Forget about assessing learning after lessons

Today I not only have my first ever article published by the TES, it’s made the front page!

Those of you familiar with my output will recognise the arguments and be familiar with the thinking that’s led to these conclusions. But for anyone new to the blog, a little background wouldn’t go amiss.

The first and perhaps most important brick in the teetering edifice I’ve been constructing over the past couple of years is the idea that learning and performance are not the same thing. Maybe this sounds obvious, but it rocked my world to its rotten foundations. Read this post if you want to find out more.

Then, I started trying to get my head around the concept of ‘desirable difficulties’ and Robert Bjork’s work on memory, learning and forgetting. Again, maybe this all sounds a bit trite now but when I first encountered the ideas they took my breath away. This is the first post I wrote on the subject.

And so, with no further ado, here’s my TES piece: Classroom practice – Forget about assessing learning after lessons.

Naturally it’s undergone the brutal process of sub-editing, but it still retains a solid kernel of what I think. And if you’re interested in Dylan Wiliam’s response, he very kindly went to the trouble of commenting on my blog here.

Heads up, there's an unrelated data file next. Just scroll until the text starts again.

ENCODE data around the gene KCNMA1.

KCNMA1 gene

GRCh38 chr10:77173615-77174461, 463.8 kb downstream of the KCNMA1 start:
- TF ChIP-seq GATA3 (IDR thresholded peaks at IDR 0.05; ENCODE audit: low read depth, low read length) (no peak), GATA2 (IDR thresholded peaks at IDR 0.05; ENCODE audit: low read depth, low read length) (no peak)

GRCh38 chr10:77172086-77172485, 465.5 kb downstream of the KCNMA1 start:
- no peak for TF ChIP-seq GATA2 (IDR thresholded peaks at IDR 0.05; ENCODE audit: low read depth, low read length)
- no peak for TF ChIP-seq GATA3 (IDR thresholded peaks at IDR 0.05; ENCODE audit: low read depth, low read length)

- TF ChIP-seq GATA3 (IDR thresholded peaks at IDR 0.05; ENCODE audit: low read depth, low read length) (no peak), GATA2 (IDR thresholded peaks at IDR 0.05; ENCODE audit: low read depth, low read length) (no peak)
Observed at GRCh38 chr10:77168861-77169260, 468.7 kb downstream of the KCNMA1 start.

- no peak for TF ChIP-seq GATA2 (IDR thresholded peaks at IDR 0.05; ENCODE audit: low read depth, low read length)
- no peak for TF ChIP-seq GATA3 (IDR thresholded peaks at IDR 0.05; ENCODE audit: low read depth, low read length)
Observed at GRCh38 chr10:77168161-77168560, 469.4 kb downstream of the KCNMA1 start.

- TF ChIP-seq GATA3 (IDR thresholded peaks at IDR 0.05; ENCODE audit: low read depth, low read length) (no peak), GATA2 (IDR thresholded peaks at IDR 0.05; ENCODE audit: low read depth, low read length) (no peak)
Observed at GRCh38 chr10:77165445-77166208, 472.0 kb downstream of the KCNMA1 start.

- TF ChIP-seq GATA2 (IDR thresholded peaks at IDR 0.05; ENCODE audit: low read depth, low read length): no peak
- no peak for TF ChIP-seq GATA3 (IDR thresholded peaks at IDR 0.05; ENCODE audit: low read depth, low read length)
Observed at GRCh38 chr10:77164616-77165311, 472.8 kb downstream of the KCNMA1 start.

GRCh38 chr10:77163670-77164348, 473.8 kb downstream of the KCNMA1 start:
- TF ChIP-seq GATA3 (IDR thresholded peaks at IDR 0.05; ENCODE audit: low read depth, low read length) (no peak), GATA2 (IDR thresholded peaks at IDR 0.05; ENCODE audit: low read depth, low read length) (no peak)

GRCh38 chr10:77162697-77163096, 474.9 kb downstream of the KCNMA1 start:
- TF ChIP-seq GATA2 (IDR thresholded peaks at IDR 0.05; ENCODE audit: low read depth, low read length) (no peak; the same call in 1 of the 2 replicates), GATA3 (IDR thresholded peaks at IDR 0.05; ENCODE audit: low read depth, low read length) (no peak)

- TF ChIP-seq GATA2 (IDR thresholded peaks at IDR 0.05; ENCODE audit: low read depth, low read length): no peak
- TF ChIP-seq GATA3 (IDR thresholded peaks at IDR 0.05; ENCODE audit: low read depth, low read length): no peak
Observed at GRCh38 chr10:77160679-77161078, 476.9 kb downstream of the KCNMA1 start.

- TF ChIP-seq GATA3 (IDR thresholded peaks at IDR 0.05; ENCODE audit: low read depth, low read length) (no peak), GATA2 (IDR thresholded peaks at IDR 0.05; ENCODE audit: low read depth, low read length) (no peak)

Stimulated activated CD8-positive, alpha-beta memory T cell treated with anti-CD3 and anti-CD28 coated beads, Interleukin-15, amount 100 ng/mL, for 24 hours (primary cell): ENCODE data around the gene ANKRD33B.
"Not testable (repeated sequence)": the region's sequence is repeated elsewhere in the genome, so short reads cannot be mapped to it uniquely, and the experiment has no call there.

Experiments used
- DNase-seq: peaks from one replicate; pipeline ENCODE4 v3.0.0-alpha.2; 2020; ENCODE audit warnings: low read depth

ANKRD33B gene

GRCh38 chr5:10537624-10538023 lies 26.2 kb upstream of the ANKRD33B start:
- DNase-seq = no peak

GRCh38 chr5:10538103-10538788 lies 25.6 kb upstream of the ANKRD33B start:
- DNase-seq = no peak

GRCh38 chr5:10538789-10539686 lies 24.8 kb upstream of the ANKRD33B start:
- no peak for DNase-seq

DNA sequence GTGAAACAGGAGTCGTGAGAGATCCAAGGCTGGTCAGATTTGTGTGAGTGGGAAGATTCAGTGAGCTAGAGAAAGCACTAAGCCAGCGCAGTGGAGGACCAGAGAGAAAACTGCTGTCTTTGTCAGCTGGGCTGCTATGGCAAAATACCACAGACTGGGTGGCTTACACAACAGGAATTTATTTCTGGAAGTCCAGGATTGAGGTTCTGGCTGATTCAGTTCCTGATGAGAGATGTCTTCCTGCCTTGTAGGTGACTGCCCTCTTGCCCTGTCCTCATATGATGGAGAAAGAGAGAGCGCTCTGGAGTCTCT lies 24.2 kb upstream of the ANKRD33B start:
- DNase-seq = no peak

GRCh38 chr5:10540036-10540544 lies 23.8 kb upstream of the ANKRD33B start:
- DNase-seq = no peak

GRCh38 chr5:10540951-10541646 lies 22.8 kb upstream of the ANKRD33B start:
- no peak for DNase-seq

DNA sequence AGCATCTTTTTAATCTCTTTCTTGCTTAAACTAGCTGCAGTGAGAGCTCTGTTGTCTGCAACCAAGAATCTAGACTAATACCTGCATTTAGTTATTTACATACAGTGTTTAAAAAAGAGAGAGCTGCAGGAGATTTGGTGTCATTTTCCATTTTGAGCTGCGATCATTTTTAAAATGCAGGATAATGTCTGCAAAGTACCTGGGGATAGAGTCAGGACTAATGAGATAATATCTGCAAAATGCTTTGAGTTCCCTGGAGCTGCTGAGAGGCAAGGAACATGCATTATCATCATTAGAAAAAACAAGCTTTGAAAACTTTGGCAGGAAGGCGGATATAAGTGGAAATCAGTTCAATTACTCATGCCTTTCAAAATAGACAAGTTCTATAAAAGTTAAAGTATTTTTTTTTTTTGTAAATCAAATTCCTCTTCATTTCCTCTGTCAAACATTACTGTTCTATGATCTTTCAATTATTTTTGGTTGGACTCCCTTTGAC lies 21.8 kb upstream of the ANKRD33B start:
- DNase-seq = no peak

11 Responses to Forget about assessing learning after lessons

  1. “However, there’s no meaningful way to assess what pupils have learned during the lesson in which they are supposed to be learning it.”

    David I like that quote, so very true. It should be at the top of every lesson observation form!

  2. mark says:

    Hooray! Another citadel of the educational establishment breached. Now get into the Guardian education pages. They havent had anything worth reading about actual teaching since Phil Beadle stopped writing for them.

  3. Is it feasible to argue that in-lesson assessment might assess initial understanding, as in, ‘ have you grasped the basic concept?’ but not learning – ‘can you remember, recall, make connections to and make use of said concept in a future, novel situation?’ If so, there might be some use to assessing during lessons, but as it doesn’t tell us what it’s meant to or we’d like it to, we should be wary of making assumptions. An equivalent might be a driving instructor asking you to work your way through the gears whilst static as opposed to seeing you use them on the road – good to check you’ve grasped the basics before letting you loose in traffic. Not the best analogy, but in my defence it is Friday night.

    Also, those assessment tasks often require students to recall (aiding learning) and think – so arent they part of the learning process? I guess what I’m asking is, is the issue with the tasks/actions or with what we as teachers presume to learn about our students from them?

  4. debaser says:

    Where do you stand on the thorny issue of plenaries? Does the impossibility of assessing learning after lessons make them redundant?

  5. Mr Longden says:

    Can’t find the response from Williams. Can u please provide a link. Thanks

  6. Splendid article … we’ve got to keep questioning conventional wisdom! After reading that I have decided that the talk I am meant to be doing this week on “Assessment and Feedback” is now going to be called “Making our kids think”

Constructive feedback is always appreciated

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